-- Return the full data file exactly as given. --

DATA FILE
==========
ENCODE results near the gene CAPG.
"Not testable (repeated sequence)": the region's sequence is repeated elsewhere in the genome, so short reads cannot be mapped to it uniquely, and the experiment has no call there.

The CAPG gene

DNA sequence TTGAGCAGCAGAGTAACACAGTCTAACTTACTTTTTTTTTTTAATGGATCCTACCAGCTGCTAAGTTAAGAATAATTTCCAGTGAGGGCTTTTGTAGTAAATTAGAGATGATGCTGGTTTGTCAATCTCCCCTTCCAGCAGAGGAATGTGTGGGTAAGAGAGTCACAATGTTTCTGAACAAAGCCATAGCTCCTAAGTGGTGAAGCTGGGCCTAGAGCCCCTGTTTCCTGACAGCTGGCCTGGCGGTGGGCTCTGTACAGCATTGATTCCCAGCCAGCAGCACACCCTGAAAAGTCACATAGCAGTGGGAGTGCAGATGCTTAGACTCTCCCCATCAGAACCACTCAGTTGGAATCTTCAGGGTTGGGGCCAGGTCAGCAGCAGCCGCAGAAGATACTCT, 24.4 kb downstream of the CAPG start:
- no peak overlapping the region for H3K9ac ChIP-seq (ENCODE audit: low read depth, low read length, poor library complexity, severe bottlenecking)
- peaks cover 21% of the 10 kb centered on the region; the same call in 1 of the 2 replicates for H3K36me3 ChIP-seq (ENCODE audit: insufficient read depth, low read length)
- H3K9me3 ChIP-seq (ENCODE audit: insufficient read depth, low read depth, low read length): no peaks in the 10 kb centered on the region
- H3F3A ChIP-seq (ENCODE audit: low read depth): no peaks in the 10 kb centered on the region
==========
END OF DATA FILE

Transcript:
ENCODE results near the gene CAPG.
"Not testable (repeated sequence)": the region's sequence is repeated elsewhere in the genome, so short reads cannot be mapped to it uniquely, and the experiment has no call there.

The CAPG gene

DNA sequence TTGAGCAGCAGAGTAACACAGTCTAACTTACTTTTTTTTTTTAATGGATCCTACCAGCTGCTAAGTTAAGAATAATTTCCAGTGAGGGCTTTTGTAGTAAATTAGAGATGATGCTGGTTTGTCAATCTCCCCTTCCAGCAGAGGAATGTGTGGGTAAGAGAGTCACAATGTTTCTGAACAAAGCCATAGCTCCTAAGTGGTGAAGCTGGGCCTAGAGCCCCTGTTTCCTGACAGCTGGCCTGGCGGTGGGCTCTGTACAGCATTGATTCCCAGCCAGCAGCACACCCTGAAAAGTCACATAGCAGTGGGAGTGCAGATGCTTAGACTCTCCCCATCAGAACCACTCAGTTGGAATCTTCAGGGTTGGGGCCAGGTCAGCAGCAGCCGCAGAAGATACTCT, 24.4 kb downstream of the CAPG start:
- no peak overlapping the region for H3K9ac ChIP-seq (ENCODE audit: low read depth, low read length, poor library complexity, severe bottlenecking)
- peaks cover 21% of the 10 kb centered on the region; the same call in 1 of the 2 replicates for H3K36me3 ChIP-seq (ENCODE audit: insufficient read depth, low read length)
- H3K9me3 ChIP-seq (ENCODE audit: insufficient read depth, low read depth, low read length): no peaks in the 10 kb centered on the region
- H3F3A ChIP-seq (ENCODE audit: low read depth): no peaks in the 10 kb centered on the region